Don’t subsidise British Sugar, NFU tells beet growers

Sugar-beet growers should scrutinise their planned crop areas this spring to make sure they do not end up subsidising British Sugar, the NFU has urged.

Further grower meetings are scheduled over the coming days. The remaining dates are:

  • 23 January – Ickworth House, Suffolk (10-12)

  • 28 January – Marston, Lincolnshire (10-12) and Dunston Hall, Norfolk (10-12).

See the NFU website for registration details.

Speaking at a meeting of some 150 growers in Peterborough on Monday (19 January), NFU sugar chairman William Martin reminded attendees they would only receive the full £26/t price for their 2009/10 contracted tonnage and anything over that (“C beet”) would be paid at a much lower price. That was in contrast to the current campaign, where all beet delivered received the 2008 price.

“British Sugar says [the price for C beet] will be £20/t, but when you take off transport and other costs, it will probably be nearer £12/t. I don’t think anyone should be growing beet for that, so think carefully before you sow acres that you might only get £12/t for. It’s not our job to provide sugar beet to British Sugar at below cost.”

He urged growers who thought they may exceed their contracted tonnage to contact their area manager and request more quota. “British Sugar is very bullish about the future and says they want more beet grown in the UK. How they achieve that is very simple: Pay up,” he said.

Looking ahead to 2010 price negotiations, Mr Martin said no figures had been discussed yet, but he said both the NFU and BS had learned lessons from last summer’s last minute negotiations and both parties were ready to start talking. “We need a package that makes sugar beet growing profitable for growers. We don’t want BS to put growers into a position where they feel they need to send their contracts to us [as some did last year], but if they do, we won’t rule out doing the same again.”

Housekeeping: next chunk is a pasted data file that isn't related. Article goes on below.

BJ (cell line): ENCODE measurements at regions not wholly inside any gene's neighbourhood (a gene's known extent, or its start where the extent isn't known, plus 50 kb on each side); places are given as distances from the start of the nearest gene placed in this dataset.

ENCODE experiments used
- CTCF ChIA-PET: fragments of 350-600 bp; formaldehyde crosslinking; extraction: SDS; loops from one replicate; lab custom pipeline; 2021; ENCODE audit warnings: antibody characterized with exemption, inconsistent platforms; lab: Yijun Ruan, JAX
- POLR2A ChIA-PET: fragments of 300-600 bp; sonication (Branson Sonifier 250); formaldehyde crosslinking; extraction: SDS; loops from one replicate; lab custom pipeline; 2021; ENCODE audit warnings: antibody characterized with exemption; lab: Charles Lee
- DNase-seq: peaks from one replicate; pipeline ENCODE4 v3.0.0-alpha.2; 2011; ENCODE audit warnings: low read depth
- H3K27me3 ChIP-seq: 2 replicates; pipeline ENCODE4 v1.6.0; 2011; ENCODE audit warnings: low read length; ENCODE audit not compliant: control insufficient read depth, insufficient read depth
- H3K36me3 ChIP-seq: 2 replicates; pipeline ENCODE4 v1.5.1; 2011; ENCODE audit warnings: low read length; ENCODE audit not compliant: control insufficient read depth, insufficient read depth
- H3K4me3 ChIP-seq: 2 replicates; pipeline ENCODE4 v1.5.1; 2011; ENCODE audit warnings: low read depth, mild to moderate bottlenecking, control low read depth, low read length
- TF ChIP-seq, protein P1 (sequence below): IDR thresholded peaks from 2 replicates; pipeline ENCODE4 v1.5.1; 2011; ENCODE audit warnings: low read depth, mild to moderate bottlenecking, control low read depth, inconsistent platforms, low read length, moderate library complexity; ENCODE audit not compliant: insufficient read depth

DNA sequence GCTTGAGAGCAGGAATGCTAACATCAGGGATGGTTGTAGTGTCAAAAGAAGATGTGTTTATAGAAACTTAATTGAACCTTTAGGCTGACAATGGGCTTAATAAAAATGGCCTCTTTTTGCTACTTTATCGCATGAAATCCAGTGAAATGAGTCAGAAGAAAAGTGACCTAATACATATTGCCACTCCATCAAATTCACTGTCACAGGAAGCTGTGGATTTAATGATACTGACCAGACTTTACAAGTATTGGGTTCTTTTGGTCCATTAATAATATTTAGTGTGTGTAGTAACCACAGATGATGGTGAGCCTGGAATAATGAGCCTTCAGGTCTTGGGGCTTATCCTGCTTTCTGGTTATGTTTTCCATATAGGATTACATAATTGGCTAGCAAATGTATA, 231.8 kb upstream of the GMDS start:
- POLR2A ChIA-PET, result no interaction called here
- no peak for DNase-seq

Transport allowances that reflected the true cost of haulage – including cleaning and loading – were a key part of the overall price “package”, Mr Martin said. “The best answer would be for BS to pay more to haul beet, but they’re reluctant to do that. They appear to believe we are hauling beet inefficiently.”

He suggested that the introduction of an ex-farm beet price could take the onus off growers to arrange and pay for haulage, but acknowledged many were worried how it would work in practice.

Cambridgeshire farmer John Young was one of those. He delivers around 4000t of beet into the Wissington factory every year. “We’re over 40 miles from the factory and with 11% tares, we’re losing nearly £2/t on haulage (the difference between BS allowance and the cost of haulage). That’s over 10% of profit from this crop and we’re not prepared to do that any more.”

An ex-farm price would mean that BS would have to pay for the haulage, but he was concerned that he would lose the good relationship that had been built up with his existing haulier. “We know them and trust them to do a good job. Any ex-farm system would have to let us still use our own haulier.”


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